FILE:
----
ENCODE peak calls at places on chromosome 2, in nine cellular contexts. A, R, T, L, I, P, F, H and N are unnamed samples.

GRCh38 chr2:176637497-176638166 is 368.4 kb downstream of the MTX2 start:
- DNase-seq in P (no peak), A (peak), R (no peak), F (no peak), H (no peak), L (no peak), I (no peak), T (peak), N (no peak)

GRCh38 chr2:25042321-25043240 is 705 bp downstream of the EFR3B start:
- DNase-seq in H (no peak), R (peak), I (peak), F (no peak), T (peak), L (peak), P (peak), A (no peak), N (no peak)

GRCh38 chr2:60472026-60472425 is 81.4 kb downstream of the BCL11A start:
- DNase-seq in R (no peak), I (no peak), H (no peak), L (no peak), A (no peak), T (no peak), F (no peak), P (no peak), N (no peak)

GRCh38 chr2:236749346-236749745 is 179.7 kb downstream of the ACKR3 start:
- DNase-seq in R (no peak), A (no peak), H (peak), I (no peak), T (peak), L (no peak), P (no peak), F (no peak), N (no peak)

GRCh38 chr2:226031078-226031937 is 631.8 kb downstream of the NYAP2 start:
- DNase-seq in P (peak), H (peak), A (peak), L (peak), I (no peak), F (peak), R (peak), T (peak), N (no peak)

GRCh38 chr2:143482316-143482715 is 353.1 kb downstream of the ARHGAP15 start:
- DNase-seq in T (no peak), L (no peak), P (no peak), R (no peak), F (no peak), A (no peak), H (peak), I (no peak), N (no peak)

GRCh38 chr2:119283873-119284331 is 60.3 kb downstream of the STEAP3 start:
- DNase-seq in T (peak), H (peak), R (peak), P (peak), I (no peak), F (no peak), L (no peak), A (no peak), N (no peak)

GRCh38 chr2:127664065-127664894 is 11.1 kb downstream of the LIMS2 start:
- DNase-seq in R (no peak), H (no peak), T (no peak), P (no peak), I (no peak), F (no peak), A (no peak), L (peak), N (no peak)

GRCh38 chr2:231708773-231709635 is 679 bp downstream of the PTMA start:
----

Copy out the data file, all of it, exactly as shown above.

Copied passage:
ENCODE peak calls at places on chromosome 2, in nine cellular contexts. A, R, T, L, I, P, F, H and N are unnamed samples.

GRCh38 chr2:176637497-176638166 is 368.4 kb downstream of the MTX2 start:
- DNase-seq in P (no peak), A (peak), R (no peak), F (no peak), H (no peak), L (no peak), I (no peak), T (peak), N (no peak)

GRCh38 chr2:25042321-25043240 is 705 bp downstream of the EFR3B start:
- DNase-seq in H (no peak), R (peak), I (peak), F (no peak), T (peak), L (peak), P (peak), A (no peak), N (no peak)

GRCh38 chr2:60472026-60472425 is 81.4 kb downstream of the BCL11A start:
- DNase-seq in R (no peak), I (no peak), H (no peak), L (no peak), A (no peak), T (no peak), F (no peak), P (no peak), N (no peak)

GRCh38 chr2:236749346-236749745 is 179.7 kb downstream of the ACKR3 start:
- DNase-seq in R (no peak), A (no peak), H (peak), I (no peak), T (peak), L (no peak), P (no peak), F (no peak), N (no peak)

GRCh38 chr2:226031078-226031937 is 631.8 kb downstream of the NYAP2 start:
- DNase-seq in P (peak), H (peak), A (peak), L (peak), I (no peak), F (peak), R (peak), T (peak), N (no peak)

GRCh38 chr2:143482316-143482715 is 353.1 kb downstream of the ARHGAP15 start:
- DNase-seq in T (no peak), L (no peak), P (no peak), R (no peak), F (no peak), A (no peak), H (peak), I (no peak), N (no peak)

GRCh38 chr2:119283873-119284331 is 60.3 kb downstream of the STEAP3 start:
- DNase-seq in T (peak), H (peak), R (peak), P (peak), I (no peak), F (no peak), L (no peak), A (no peak), N (no peak)

GRCh38 chr2:127664065-127664894 is 11.1 kb downstream of the LIMS2 start:
- DNase-seq in R (no peak), H (no peak), T (no peak), P (no peak), I (no peak), F (no peak), A (no peak), L (peak), N (no peak)

GRCh38 chr2:231708773-231709635 is 679 bp downstream of the PTMA start: